QGraphicsView for full HD picture rendering



  • Hi all,

    As explained a bit in this thread, I'm implementing a widget which:

    • displays full HD pictures from raw pgm-like data;
    • adds reticle-like objects on top of the picture, where zones of interests have been identified.

    The pictures are grayscaled 2048x1088, mostly black and the regions of interest are the white parts. Each picture comes with the meta-data needed to draw the reticle-like objects at high rate. I am using the QGraphics View Framework to do the rendering of my scene. The picture is a QGraphicsPixmapItem, which is periodically refreshed (my target is ~60 Hz). I am concerned about the fact that I am changing the whole QGraphicsPixmapItem at each update, even if the picture doesn't change much, which can impact the overall refresh rate of my application on some machines. I must again precise I'm not using OpenGL viewport.

    So my question is: since I know where are the zones of interest (typically between 3 and 16), is it worth the effort to extract those from the pixmap, and display them on a black background and not displaying the total QGraphicsPixmapItem?

    I'm targetting windows and linux platforms, both 32 and 64 bits using Qt 5.6.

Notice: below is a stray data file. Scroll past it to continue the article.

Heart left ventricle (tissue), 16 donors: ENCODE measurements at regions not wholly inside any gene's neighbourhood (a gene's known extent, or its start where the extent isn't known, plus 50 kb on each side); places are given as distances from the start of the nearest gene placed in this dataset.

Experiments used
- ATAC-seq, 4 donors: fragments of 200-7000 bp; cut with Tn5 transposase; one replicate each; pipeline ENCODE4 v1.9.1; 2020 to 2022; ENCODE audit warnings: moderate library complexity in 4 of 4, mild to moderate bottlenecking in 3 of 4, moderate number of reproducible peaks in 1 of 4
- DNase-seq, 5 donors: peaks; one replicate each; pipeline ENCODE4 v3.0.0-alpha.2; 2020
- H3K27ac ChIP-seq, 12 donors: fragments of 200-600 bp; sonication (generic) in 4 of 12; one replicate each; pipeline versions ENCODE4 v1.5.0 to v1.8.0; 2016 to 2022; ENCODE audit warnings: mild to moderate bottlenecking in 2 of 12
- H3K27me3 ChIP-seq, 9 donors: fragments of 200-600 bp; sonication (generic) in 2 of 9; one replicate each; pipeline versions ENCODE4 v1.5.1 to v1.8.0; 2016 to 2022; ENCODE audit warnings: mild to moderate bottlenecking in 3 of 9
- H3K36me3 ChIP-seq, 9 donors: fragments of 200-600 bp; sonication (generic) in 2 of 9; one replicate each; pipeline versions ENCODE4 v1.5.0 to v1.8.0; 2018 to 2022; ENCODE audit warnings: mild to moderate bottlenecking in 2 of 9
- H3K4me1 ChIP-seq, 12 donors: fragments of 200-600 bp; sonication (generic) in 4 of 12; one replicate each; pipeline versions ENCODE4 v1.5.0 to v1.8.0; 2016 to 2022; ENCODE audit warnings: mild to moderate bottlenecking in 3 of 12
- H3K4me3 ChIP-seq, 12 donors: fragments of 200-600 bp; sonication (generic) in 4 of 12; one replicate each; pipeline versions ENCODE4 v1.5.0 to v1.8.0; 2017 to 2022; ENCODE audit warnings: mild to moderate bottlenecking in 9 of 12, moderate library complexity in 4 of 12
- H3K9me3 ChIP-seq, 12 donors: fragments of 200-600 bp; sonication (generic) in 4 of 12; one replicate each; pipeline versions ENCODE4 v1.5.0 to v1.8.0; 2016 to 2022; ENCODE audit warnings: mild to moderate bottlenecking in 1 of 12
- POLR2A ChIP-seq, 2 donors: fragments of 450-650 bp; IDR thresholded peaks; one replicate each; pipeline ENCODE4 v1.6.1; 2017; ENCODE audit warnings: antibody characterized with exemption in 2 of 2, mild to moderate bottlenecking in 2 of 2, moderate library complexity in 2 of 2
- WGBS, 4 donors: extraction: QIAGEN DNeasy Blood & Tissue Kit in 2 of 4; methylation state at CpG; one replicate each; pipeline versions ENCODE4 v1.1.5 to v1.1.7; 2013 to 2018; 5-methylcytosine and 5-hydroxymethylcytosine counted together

Thanks in advance


  • Moderators

    @JohanSolo
    Are you zooming/scaling in your graphics view?

    It's definitely worth to just extract the visible regions and render them. For this you can subclass QGraphicsPixmapItem's paint() method. In there all the transformations you made on the item itself are already applied to the passed QPainter (see QPainter::transform()).
    This approach is tricky and becomes really tricky when you start to rotate the items.

    But i am not aware of another approach to gain performance when using QGraphicsPixmapItem with large pixmaps.



  • Thank you for your input!

    @raven-worx said:

    Are you zooming/scaling in your graphics view?

    I can zoom in my graphics view, yes.

    @raven-worx said:

    It's definitely worth to just extract the visible regions and render them. For this you can subclass QGraphicsPixmapItem's paint() method. In there all the transformations you made on the item itself are already applied to the passed QPainter (see QPainter::transform()).
    This approach is tricky and becomes really tricky when you start to rotate the items.

    Lucky me, I'm not rotating anything!

    I was more thinking about creating smaller QGraphicsPixmapItems and adding them to the scene, but your approach seems cleaner.


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